Bach: Well-Tempered Clavier Book II

J S Bach: Well-Tempered Clavier Book II
Céline Frisch, harpsichord
Outhere/Alpha Classics: Alpha 451. 2 CDs. 69’45+76’06

Bach: The Well-Tempered Clavier Book II
Following on from her CD of Book I of the Well-Tempered Clavier, Céline Frisch (o-founder of the Café Zimmermann ensemble) now offers us Book II. It was completed twenty-two years after Book I, in 1744. It was recorded on a 1998 two manal copy by Andrea Restelli of the single manual 1738 Christian Vater harpsichord now in the Germanisches National Museum, Nuremberg.

This second set of 24 Preludes and Fugues in all possible keys dates from a very different period of Bach’s life than the first. It dates from a period of obvious reflection where he looked again at many of his earlier works. For example, several of his early organ pieces were revised and collected together during this period, and he prepared a fair copy of the Johannes-Passion.

He also set himself some different criteria from the first book. One that I hadn’t deen aware of is pointed out by Peter Woolney in his notes. Referring to the London autograph, it is clear that Bach had pre-prepared four-sided folded sheets of paper for each Prelude and Fugue, limiting the length of each piece. In this performance, the longest movement is just over six minutes long, and several are less than two minutes.

Many of the fugues are built on the simplest of subjects, while other themes initially look impossible to weave into a fugal structure. Setting aside the intellectual use of counterpoint in the fugues and the wide variety of style of the Preludes, these 24 miniatures are an extraordinary reflection on Bach’s range of inspiration, ranging from the bubbly frolics of XV to the stately drama of XVI.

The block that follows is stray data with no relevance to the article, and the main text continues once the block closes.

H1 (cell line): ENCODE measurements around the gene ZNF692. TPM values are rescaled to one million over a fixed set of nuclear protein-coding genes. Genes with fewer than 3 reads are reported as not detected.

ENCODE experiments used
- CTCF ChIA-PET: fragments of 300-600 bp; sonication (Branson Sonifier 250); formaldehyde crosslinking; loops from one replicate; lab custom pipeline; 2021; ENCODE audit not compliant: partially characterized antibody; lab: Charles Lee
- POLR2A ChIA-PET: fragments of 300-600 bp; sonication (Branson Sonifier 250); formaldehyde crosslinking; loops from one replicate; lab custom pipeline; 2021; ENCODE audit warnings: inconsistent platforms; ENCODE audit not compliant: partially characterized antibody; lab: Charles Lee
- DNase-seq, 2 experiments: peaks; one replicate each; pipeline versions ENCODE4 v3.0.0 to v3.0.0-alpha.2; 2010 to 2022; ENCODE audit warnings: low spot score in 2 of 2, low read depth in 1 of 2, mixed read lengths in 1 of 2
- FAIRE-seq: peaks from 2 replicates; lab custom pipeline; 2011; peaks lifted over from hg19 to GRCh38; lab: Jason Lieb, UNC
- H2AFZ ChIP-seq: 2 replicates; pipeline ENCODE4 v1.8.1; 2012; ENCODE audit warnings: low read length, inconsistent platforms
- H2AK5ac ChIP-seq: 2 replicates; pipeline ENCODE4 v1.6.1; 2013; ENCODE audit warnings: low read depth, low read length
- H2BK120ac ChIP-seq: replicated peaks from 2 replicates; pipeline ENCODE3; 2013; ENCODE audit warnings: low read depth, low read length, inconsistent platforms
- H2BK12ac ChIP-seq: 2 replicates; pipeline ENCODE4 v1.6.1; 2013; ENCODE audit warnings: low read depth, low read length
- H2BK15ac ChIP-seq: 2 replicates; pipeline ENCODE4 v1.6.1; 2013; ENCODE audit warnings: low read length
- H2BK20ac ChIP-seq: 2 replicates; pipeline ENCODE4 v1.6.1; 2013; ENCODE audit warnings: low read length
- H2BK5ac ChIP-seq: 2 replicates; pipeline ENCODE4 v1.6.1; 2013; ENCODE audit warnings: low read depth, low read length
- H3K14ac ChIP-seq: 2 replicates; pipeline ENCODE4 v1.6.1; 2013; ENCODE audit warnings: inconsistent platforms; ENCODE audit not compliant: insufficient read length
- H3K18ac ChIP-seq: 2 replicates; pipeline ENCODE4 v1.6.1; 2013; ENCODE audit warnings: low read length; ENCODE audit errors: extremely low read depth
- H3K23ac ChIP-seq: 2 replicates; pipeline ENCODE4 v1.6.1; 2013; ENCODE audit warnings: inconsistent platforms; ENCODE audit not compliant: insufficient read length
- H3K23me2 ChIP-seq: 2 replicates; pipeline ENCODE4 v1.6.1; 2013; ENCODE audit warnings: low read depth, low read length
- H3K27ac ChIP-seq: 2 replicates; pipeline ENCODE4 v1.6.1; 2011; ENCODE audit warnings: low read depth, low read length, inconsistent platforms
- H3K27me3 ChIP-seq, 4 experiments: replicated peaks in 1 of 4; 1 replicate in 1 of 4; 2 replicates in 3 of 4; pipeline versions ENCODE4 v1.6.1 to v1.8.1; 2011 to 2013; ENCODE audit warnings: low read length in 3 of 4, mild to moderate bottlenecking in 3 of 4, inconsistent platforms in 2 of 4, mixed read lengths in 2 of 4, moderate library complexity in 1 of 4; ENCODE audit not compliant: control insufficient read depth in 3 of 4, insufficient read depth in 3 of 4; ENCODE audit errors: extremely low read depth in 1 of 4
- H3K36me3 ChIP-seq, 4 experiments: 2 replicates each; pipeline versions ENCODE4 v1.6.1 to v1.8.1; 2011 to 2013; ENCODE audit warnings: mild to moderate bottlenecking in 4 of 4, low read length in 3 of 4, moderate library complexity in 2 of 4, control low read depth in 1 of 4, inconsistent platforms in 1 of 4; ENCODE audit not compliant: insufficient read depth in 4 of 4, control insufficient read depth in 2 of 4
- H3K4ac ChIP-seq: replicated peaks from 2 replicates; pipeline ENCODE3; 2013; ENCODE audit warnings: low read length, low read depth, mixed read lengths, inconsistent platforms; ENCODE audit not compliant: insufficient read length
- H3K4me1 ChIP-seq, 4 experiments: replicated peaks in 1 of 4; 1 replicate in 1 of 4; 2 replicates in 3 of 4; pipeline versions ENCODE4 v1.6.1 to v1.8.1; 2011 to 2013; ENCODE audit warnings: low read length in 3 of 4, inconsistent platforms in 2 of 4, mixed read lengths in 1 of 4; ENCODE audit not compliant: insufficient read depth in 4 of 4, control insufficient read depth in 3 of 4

Céline Frisch plays with respect to the music and the moods that it creates. Her repeats are usually on the second manual, giving contrast within a piece. Her playing is relatively straightforward as far as personal mannerisms and interpretations are concerned – essential for repeated listening. The more dramatic moments are delivered with some force, while the gentler and more reflective moments are played sensitively.

Unlike many such recordings, some of which include notes about little else, there is no mention of the temperament of the harpsichord. There is occasional key colour, but nothing that would frighten the horses, so I would guess it is tuned to a very moderate unequal temperament.

The recording venue was a recording studio in the Southern Alps – an attractive looking place for a few days stay. The acoustic is warm, and the recording focus absorbs that alongside the detail of the instrument. The booklet, with notes by Peter Woolney, can be read here.